Most of us will experience some form of trauma in our lifetimes. This can range from passing a loved one to working/studying in high-stress environments. But for some, trauma can be much more impactful.
This can significantly affect a person’s mental health and put them at greater risk of homelessness. Unfortunately, this is often the case for our clients, who experience multiple types of trauma throughout their life.
As you can see above, mental health can significantly affect a person’s homeless experience. While many people are right to assume that sleeping rough can cause anxiety and depression, we often forget about those with trauma from their past experiences before homelessness.
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This trauma can lead to homelessness as people lose the financial and emotional support systems that keep them safe. Unfortunately, this can also make it difficult to seek help, as those with complex needs are often turned away. This is why we focus on people with traumatic experiences in our work, as everyone deserves support during homelessness, no matter how much effort or time it takes.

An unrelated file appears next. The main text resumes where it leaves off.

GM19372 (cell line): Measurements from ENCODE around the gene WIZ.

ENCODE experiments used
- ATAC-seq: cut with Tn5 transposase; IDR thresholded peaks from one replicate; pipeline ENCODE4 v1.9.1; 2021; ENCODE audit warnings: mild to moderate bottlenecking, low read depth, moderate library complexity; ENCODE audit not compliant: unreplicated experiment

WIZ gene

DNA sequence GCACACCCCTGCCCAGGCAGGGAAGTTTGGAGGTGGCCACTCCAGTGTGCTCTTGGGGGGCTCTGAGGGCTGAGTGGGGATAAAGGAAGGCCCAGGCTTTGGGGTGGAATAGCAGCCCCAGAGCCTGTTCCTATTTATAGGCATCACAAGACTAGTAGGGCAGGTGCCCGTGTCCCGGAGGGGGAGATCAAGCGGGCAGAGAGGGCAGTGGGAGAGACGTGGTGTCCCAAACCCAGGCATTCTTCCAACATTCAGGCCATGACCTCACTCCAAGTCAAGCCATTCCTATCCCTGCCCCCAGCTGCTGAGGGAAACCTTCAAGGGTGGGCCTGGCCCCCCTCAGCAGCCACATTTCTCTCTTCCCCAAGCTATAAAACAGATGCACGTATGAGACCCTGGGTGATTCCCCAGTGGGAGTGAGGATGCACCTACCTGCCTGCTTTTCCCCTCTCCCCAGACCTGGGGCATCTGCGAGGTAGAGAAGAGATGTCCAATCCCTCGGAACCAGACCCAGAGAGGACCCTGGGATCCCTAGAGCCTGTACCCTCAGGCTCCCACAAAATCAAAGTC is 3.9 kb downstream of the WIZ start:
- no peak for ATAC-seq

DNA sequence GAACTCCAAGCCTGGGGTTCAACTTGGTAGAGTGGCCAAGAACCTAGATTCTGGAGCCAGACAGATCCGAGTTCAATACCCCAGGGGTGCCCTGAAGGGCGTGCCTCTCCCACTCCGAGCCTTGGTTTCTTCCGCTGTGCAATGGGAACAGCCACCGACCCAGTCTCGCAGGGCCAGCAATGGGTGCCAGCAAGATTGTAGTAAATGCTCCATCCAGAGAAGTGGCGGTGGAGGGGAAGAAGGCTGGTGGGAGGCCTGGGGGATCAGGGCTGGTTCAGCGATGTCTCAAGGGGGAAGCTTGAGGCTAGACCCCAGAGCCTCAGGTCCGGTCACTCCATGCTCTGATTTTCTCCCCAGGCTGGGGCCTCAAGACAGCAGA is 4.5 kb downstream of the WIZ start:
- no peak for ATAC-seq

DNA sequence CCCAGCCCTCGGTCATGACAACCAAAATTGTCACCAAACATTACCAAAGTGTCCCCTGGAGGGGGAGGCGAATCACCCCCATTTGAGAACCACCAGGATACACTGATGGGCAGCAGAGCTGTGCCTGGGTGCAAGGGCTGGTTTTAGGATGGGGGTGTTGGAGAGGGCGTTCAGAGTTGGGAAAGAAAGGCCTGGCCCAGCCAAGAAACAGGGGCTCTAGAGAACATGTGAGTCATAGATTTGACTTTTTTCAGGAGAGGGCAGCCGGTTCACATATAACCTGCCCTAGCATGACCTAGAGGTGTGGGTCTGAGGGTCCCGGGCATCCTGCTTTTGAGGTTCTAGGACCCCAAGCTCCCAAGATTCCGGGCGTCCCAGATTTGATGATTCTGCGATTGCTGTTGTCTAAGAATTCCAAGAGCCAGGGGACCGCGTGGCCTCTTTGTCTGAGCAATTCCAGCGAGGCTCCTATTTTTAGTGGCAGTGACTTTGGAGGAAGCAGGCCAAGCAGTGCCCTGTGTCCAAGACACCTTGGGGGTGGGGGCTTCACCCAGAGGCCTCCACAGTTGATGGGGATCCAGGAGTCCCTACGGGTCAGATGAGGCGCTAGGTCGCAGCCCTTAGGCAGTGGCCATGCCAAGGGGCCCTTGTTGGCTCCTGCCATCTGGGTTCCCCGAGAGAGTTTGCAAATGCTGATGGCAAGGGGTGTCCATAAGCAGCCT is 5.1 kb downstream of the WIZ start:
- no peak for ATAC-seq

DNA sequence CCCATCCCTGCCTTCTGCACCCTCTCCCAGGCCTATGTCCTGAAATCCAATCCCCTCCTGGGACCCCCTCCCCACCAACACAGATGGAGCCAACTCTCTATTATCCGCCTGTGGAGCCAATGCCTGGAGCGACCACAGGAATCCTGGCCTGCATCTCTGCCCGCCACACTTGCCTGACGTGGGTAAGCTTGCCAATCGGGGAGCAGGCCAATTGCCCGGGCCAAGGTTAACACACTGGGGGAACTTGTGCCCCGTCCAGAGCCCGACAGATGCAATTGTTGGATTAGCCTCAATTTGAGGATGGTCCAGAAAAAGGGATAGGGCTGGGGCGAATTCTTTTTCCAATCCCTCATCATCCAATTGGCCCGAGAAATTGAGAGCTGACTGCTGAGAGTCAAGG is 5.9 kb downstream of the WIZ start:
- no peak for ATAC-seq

In addition to past trauma, people are likely to experience new trauma when sleeping rough, which can worsen their mental health issues. For example, many of our clients report being attacked on the streets and harassed by others. This new trauma makes it increasingly difficult to seek help, so a cycle of poor mental health occurs.
We asked our psychotherapist Daniel, What barriers have you seen to people sleeping rough accessing mental health support?
His response was: ‘The chaos and instability of street living can make it very challenging to stick with a structured plan like weekly sessions at a particular time and venue. However, in a role such as mine, it can be helpful always to bear this in mind and be as flexible, intuitive and accommodating as possible given these factors.’
‘It’s about building relationships from a client-centred perspective, making space for engaging in conversation in ways that seek to understand where someone is coming from and their particular perspective and values. Cultivating a negotiable, respectful and accessible space can help overcome significant and overwhelming barriers.’
How can we break this cycle?
Helping people sleeping rough with their mental health can be complex because so many factors can feed into their trauma and everyone’s stories are different.
At The Connection, we have decades of experience helping people with their mental health. We provide many services to our clients, including 1:1 counselling with a mental health specialist to be there when we’re needed most.
More than this, all our staff work to build relationships with our clients and rebuild their trust in others. These small friendly chats and smiling faces can be a significant first step in helping people heal.